The tour went through Lake Hood which is principally a seaplane base for (now get this) 2000 aircraft.  There is a 25 year waiting list for a seaplane slip.  The tour guide recently retired as a high school teacher.  In her latest class, 2 students held driver’s licenses and 11 were licensed pilots.  The family of one of her students has a home on an island 150 miles away.  This female student is assigned the task of flying from this island home to Lake Hood to get provisions for the family from the local Cosco store.  When she arrives, she can’t drive to Cosco as she doesn’t have a drivers license, so she calls her teacher who takes her to Cosco and back to the airplane where this young lady fllies back home with her purchases.  One in under 100 Alaskans are pilots.  Airplanes here are like pickup trucks are in Iowa.  After the tour and lunch we proceeded to Kodiak to see a friend of Joe who has cabins on a small airport on the West side of the island.  When we arrived over the airport, it was totally fogged in and has no instrument approaches so we diverted to the main Kodiak airport.  Because of the fog, we couldn’t see the airport so went out over the water to execute the GPS RWY 25 approach.  Studying the approach, we noticed an early MAP with an immediate left turn for the missed approach procedure.  Well, when turning inbound to the airport, the runway was clearly in sight along with the obvious reason for the early MAP as a many thousand feet high mountain sat at the very end of the runway, an awesome sight flaring for the landing.  At this airport, ATC does not assign runways, but requires the pilot to request the runway as only the pilot can sort out the wind, mountain obstructions and aircraft performance capability.  It is too complicated a compromise for ATC to calculate from the comfort of the tower cab.  The surroundings in this area were the prettiest of anything we had seen yet, and that was a high bar.  The town is on the hillside of these mountains overlooking the bay with an eclectic mix of water craft.  It reminded me of New Zealand.  



Day 5 June 28

Flew from Kodiak to Fairbanks.  The departure was spectacular.  Perfect weather out over the bay with a good view of the town, the hillside mountain and marina-unbelievably pretty.  We flew up Cook inlet toward land and as forecast, the weather deteriorated and we were IMC operating between 9000 and 120000 feet.  We encountered a small amount of mixed icing but ATC cooperated and we easily found a warmer altitude and it was quickly gone.  Some of the folks from the group we met two days ago in Canada were going southbound from Fairbanks. and were the reason for our altitude changes as ATC kept us from trading paint.  However, we saw little of the ground until approaching the Fairbanks airport, an interesting airport indeed.  Runway 20R is the main runway.  Runway 20L first half, sod, is for airplanes on skies.  And the center runway, which in the lower 48 would be labeled 20C for center, is 20W.  Yes you guessed it, it is 20-Water, a long pond for seaplanes.  If you like aviation, you’ll love Alaska!!  Once on the ground, I contacted the sister of a man I met in Cedar Rapids.  Sherrie Clark was born and raised in the “City of Five Seasons”, but moved here with her new husband 48 years ago, settled-in, raised a family here and has kids and grandkids in the area.  She was a great hostess for the evening and took us on a tour of  Fairbanks.  She actually lives on her family farm 75 miles Southwest of Fairbanks, but was here and couldn’t get home because of the forest fire in the direction of her home.  The only road was closed due to smoke.  There are 177 forest fires in the State at this time.  The surface visibility varied between 3 and 5 miles simply due to smoke.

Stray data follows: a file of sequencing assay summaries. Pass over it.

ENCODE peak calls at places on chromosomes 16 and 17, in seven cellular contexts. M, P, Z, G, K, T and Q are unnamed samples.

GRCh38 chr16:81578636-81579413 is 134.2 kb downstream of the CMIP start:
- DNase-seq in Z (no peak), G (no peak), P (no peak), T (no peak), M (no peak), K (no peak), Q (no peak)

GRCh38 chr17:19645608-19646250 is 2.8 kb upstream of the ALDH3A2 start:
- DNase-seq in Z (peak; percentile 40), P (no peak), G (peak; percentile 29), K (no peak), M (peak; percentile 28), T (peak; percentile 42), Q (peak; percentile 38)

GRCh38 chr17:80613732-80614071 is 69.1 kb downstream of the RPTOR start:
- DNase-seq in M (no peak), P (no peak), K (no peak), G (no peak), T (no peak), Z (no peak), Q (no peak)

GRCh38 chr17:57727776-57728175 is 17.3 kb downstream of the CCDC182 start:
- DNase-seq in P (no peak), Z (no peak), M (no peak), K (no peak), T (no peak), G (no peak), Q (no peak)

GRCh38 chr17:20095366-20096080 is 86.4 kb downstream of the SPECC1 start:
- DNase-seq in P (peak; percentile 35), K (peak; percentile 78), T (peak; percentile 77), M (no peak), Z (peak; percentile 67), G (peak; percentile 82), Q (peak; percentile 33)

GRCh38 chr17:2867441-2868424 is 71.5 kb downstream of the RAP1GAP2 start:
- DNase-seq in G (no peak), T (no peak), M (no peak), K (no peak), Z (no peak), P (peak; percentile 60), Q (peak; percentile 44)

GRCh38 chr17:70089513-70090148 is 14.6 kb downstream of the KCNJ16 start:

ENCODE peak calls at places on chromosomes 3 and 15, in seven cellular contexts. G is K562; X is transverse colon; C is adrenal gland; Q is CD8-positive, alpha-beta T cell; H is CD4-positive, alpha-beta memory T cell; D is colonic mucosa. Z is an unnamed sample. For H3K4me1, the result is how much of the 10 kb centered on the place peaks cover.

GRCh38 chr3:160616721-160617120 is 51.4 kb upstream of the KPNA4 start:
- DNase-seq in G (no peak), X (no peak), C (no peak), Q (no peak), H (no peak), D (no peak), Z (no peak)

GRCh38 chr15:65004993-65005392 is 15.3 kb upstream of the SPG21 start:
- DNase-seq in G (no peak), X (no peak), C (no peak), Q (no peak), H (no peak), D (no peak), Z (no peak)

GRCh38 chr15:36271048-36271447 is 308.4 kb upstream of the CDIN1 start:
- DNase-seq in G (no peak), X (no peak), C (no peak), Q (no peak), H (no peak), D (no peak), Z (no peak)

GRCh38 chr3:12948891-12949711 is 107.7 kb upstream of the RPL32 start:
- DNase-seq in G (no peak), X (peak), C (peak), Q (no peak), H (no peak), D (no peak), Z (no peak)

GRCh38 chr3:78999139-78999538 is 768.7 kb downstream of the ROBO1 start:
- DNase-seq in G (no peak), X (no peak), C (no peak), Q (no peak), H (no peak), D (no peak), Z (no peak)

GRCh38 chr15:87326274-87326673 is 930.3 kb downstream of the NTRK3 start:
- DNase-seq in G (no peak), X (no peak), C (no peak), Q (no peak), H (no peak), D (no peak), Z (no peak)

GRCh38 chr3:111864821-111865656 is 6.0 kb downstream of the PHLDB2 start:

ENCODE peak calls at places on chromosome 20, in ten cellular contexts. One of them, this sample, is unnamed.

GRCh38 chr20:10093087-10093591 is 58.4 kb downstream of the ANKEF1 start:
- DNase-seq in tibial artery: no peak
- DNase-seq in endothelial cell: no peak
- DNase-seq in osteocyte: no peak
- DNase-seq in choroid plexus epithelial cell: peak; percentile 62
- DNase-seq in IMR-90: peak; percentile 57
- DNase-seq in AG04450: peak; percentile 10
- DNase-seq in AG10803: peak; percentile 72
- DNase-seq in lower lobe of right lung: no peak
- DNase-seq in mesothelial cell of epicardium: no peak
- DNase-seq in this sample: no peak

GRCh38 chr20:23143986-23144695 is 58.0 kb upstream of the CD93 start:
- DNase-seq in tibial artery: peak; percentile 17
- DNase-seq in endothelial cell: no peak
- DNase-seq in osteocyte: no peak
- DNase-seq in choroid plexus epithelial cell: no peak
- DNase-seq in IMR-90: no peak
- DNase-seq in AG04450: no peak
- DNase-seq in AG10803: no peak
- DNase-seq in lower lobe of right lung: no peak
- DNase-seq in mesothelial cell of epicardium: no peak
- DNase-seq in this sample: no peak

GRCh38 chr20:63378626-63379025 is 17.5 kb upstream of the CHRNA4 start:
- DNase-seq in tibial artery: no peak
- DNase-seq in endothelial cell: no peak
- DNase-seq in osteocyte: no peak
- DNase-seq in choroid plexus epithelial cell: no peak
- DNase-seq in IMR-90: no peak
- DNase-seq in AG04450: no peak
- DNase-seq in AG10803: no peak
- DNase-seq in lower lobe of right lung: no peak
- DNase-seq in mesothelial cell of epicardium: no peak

Day, 6 June 29